Munich. A former Soviet soldier taken prisoner by the Germans during World War II testified at the trial of John Demjanjuk on Wednesday that he didn't know he would be used as a concentration camp guard when he agreed to work for the Nazis.
Ukrainian-born Alex Nagorny told the Munich state court that, when he was recruited from a prisoner of war camp, he agreed to serve to stave off hunger. "I was simply asked if I wanted to work and I was hungry", the 92-year-old testified. "That was all". Prosecutors allege that, like Nagorny, Demjanjuk agreed to serve the Germans and was trained at the Trawniki SS camp before being sent to work as a guard, reports Associated Press.
Nagorny told the court that, after he agreed to serve the Germans, he was sent from his prisoner of war camp in Chelm, Poland, to the nearby Trawniki camp, where he received only rudimentary military training. In statements to German investigators, Nagorny has said he was sent from Trawniki to Flossenbuerg with Demjanjuk. Though Demjanjuk is not charged with any crimes at Flossenbuerg, the statement is important to proving he was a guard, said Thomas Walther, who led the investigation that prompted Germany to prosecute Demjanjuk.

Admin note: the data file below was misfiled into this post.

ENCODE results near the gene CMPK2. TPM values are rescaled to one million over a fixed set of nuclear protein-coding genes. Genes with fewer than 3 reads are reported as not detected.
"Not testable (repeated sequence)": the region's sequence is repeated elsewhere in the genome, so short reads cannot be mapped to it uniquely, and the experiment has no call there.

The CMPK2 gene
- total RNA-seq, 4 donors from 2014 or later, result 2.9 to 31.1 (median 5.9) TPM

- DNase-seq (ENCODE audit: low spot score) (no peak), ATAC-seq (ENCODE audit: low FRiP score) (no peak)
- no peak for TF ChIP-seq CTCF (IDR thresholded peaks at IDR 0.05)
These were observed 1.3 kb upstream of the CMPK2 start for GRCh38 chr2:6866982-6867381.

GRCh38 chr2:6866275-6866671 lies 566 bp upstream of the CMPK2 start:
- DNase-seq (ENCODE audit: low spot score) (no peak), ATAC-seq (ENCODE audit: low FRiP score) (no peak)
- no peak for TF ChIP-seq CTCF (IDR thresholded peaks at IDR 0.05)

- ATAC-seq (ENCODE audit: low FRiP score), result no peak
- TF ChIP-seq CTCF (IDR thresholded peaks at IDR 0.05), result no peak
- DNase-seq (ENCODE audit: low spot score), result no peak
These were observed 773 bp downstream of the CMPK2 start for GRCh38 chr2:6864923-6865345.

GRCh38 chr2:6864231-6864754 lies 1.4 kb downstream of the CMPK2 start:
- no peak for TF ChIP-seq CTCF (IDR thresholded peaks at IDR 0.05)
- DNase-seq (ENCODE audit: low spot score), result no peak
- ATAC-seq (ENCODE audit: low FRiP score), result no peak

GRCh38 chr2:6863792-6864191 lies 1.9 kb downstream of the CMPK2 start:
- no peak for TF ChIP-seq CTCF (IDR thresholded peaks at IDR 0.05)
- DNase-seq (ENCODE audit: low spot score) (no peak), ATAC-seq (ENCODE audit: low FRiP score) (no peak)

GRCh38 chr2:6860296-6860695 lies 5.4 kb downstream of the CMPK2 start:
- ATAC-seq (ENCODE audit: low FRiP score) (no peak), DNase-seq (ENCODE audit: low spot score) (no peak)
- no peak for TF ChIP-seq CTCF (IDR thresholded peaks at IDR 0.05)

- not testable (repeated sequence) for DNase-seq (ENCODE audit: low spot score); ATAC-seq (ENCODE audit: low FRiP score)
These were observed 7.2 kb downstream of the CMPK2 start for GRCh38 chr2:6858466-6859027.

Demjanjuk is accused of serving as a guard at the Sobibor death camp and charged as an accessory to the murder of 27,900 Jews there. He, however, denies ever having served as a camp guard, saying he has been mistaken for someone else.